Is the best thing you can draw with a pen or brush something that looks like a 3-year-old’s kindergarten homework?
Enter the age of text-to-image art generators. With a few keywords, ta-da! An image generated by artificial intelligence (AI) is created.
The lightness of it all unsettles 2D designer Lily Liu a little. She works for a game studio where her daily routine consists of designing user interfaces and creating artwork for games on mobile devices. Recently, her boss directed her to study artificial intelligence art generators.
A week later, she came to the grim conclusion that her current job might one day become obsolete since it would be largely subordinate to a computer program.
“I have to admit that such AI art generators are very, very powerful,” said Liu. “They make some of the drawing work so much easier that I don’t think any company will be able to resist them. You save time and manpower. With them it is possible for one artist to do the work of three or four.”
Liu tried all the popular artificial intelligence art generators available, including Midjourney, Stable Diffusion, and Dall-E 2. She tried different styles of works, including impressionistic, realistic, and Japanese animation.
Courtesy of Lily Liu
“In my experience, these art generators are good at creating background images that focus on overall atmosphere and light and shadow effects, such as: Such as wild landscapes and cityscapes,” said Liu. “Sometimes such images don’t even need to be modified. I assume they could be widely used in fields like graphic design and novel illustration.”
But the machine artists are not perfect. They are still not “intelligent” enough to generate a specific Japanese anime-style object, logo or character ready to use.
“Because generated images have only one layer, it is difficult to make changes to them,” Liu said. “They aren’t helpful when it comes to high quality requirements, like drawing animation characters.”
Nevertheless, artificial intelligence is making faster progress than many expected.
“I believe that one day AI art generators will overcome all disadvantages and artists, whether they like it or not, have to accept this fact,” she said.
Machine-made art drew a lot of attention in 2018 when the painting Portrait of Edmond de Belamy, created by a French team, fetched US$432,000 in the UK. The image was generated from data from 15,000 portraits taken from the 14th to the 20th century.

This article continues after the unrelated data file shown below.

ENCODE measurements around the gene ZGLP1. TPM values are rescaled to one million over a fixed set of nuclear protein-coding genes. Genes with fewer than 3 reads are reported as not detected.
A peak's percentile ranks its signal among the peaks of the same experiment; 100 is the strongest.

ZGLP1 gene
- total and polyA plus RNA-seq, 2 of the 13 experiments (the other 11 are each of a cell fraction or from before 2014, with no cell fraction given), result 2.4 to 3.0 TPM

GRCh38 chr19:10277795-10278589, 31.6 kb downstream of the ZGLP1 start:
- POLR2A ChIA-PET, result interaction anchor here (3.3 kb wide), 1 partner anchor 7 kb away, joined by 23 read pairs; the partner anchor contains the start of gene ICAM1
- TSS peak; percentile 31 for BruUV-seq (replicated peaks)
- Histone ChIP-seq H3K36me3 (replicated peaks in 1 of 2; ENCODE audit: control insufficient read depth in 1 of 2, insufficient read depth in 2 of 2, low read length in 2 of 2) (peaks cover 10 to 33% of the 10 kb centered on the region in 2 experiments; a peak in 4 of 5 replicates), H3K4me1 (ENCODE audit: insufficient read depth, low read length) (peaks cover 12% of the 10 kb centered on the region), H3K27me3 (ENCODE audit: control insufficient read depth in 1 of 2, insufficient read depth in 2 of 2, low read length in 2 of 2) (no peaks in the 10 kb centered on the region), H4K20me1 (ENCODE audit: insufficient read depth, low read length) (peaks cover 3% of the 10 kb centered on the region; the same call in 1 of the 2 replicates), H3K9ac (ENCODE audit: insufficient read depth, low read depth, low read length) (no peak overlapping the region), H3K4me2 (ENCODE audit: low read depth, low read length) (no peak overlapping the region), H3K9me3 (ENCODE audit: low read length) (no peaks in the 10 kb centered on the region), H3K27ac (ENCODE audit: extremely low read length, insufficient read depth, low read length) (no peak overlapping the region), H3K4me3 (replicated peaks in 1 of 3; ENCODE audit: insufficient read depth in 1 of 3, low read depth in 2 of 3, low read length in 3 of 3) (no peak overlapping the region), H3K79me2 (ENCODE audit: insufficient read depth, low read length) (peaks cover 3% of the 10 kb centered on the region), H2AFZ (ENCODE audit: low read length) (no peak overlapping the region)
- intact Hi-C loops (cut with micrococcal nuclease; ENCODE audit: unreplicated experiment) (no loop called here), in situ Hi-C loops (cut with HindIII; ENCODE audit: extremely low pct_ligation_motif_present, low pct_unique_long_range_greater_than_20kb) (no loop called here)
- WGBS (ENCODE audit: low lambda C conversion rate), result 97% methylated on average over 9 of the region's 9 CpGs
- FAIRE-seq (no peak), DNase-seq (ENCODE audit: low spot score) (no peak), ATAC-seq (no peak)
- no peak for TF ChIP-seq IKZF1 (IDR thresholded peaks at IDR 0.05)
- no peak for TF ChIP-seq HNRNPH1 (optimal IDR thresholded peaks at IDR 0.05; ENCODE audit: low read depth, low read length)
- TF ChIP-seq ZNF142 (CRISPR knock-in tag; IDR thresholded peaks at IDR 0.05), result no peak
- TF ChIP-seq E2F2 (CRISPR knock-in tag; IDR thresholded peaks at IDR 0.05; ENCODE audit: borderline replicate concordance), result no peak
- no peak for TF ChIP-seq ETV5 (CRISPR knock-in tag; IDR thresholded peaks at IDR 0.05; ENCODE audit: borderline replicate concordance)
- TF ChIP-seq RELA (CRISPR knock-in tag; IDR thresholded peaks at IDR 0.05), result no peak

Last month, Jason Allen won a Digitally Assisted Art Award at the Colorado State Fair Art Competition in the US with his entry “Théâtre D’Opéra Spatial.” But it turns out the work was more than just “assisted” by technology. It was created by him. After the award ceremony, it was revealed that Allen had created the artwork using the Midjourney AI art generator.
Artists and others reacted with outrage, calling his work a “fraud”.
It’s an outcry heard around the world from those who believe machine art is nothing more than high-tech plagiarism. Developers feed millions of existing artworks into a machine so it can “learn” the relationship between text and images. The original artists are usually not paid to use their work.
Earlier this month, South Korean illustrator Kim Jung-Gi, known for his large, highly detailed illustrations and ability to draw from memory, died of a heart attack in France.
Just a day after the news broke, a Twitter user, screennamed 5You, claimed he had “trained” an artificial intelligence model using Kim’s work and shared it online as a “tribute” to Kim.
“I’m pretty happy with the results considering how intricate his style is,” he wrote. “I would prefer, yes, you would give me some credit for using it, because creating a file like this is hard work, and I give it to you.”
He soon faced angry backlash from netizens, who denounced his efforts as an inappropriate way to pay tribute to Kim.
“Art generated by artificial intelligence is not your work and falls under the public domain,” wrote a netizen using the alias Kindrick. “Not only do people not have to and shouldn’t credit you for this artwork that you didn’t create, but using artificial intelligence to replicate Kim Jung-Gi’s artwork is an insult to his work.”
where do you draw the line
When a South Korean artist livestreamed a painting online this week, a viewer took a screenshot of the unfinished work and fed it an AI art generator. He then posted the resulting image on Twitter before the artist could finish his work.
The incident sparked another wave of condemnation.
So are these machine artists art thieves?
The jury is still out on this question.
Lawyer Wang Renxian said on his official WeChat account that if an artificial intelligence-generated image looks very similar to an existing work of art, it could be defined as copyright infringement.
Although no existing cases on such art disputes are available for reference, cases involving AI texts have been settled in court.
In 2019, tech giant Tencent filed a lawsuit against Shanghai Yingxun Technology Co, accusing the company of stealing an original item created by Tencent.
The article was written by “Dreamwriter”, an artificial intelligence writing program developed by Tencent and published on a Tencent official website. Yingxun then pasted the same article on his own website.
The Nanshan District People’s Court in Shenzhen ruled that the original Tencent article was classified as a “literary achievement” and thus protected by copyright.
“From this case, we can see that artificial intelligence works appear to still be protected by law,” Wang wrote. “It should be noted that AI art generators are ultimately a means of production and are therefore still regulated by current legislation. We advise caution when using images generated by artificial intelligence.”